Acetaminophen Damages the Fetus

Many women take acetaminophen when pregnant, but acetaminophen damages the fetus. It is important to realize that acetaminophen is a common over-the-counter pain reliever. In addition, it is also often combined with codeine as headache pills. Acetaminophen goes under these brand names: Tylenol, Tylenol Arthritis Pain, Tylenol Ext and Little Fevers Children’s Fever/Pain Reliever. The international name of acetaminophen is the name “paracetamol”.

An international group of 13 scientists are calling health care professionals to limit the use of acetaminophen in pregnant women. CNN reported about this under this link.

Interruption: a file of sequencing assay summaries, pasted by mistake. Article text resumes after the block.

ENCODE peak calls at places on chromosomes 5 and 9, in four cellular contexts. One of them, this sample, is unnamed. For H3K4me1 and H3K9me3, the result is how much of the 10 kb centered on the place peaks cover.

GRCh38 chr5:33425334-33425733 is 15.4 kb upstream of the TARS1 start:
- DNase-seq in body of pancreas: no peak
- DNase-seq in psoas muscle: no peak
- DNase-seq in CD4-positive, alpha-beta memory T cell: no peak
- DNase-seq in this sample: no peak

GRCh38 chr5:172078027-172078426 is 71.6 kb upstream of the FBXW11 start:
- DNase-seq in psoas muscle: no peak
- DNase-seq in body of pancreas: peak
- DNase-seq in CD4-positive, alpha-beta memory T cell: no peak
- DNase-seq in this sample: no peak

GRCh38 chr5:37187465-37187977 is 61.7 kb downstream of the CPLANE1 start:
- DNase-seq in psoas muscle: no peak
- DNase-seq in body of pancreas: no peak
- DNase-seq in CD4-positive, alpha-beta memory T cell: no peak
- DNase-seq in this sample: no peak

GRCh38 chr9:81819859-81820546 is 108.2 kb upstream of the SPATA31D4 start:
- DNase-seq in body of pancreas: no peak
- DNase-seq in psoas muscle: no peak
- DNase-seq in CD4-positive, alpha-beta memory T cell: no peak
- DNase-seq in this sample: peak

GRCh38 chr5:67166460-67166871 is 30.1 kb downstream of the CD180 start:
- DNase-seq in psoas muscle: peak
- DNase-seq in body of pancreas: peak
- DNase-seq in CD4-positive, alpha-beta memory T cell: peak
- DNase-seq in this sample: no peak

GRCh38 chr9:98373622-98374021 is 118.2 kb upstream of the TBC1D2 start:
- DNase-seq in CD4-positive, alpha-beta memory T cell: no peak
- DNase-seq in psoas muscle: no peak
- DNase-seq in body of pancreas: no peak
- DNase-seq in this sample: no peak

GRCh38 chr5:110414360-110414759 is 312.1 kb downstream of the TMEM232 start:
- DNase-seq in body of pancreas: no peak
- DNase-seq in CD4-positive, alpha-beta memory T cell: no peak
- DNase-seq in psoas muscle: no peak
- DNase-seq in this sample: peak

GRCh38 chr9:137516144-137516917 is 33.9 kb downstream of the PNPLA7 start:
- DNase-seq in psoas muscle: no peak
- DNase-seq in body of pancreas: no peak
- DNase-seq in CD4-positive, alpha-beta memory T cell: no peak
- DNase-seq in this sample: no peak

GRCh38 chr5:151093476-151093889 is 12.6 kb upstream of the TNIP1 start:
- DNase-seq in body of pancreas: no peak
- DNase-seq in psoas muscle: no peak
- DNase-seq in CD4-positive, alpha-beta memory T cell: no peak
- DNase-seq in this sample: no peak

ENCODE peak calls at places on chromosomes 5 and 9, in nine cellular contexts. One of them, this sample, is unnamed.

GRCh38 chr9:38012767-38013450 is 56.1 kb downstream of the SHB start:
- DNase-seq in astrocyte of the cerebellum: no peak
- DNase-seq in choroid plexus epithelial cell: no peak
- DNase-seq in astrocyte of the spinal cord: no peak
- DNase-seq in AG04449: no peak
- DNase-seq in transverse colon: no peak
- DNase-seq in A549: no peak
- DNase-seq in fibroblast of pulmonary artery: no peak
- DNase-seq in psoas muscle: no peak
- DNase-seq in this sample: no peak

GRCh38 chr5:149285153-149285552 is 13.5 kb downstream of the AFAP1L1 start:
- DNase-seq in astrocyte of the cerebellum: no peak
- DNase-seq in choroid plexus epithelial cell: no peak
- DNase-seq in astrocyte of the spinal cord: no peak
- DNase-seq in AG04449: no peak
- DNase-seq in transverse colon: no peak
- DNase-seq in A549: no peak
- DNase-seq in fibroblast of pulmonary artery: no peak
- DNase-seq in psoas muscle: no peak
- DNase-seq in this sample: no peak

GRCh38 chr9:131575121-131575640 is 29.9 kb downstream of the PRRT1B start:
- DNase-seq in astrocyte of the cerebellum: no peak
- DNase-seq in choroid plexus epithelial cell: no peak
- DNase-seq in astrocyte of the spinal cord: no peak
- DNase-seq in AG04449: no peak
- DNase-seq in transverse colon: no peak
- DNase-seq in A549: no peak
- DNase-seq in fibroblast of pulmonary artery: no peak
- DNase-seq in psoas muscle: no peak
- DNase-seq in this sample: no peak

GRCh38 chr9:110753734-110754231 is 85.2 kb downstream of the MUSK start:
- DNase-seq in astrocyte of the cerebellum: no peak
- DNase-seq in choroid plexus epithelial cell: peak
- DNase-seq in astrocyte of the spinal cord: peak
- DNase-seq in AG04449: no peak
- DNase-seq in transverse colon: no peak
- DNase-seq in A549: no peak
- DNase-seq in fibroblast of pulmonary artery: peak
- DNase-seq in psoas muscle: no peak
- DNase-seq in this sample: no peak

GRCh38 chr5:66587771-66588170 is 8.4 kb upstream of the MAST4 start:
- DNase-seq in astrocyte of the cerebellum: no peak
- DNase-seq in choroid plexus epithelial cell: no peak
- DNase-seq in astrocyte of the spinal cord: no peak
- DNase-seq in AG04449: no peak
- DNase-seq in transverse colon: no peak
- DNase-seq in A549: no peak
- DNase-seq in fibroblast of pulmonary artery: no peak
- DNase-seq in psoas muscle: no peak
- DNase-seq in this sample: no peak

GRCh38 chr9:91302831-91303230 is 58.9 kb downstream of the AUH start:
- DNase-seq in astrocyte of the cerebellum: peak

These scientists published an article in the medical journal Nature on the dangers of paracetamol use in pregnancy.  Specifically, they said that acetaminophen can alter fetal development, which includes reproductive, neurodevelopmental and urogenital disorders.

History of acetaminophen

The chemical name for acetaminophen is N-acetyl-p-aminophenol. Acetaminophen is simply a shortened version of that chemical name. It was introduced in the US in 1955 as Tylenol® and in the United Kingdom in 1956 under the brand name Panadol®. In particular, acetaminophen was recommended to control fevers and to help with pain control.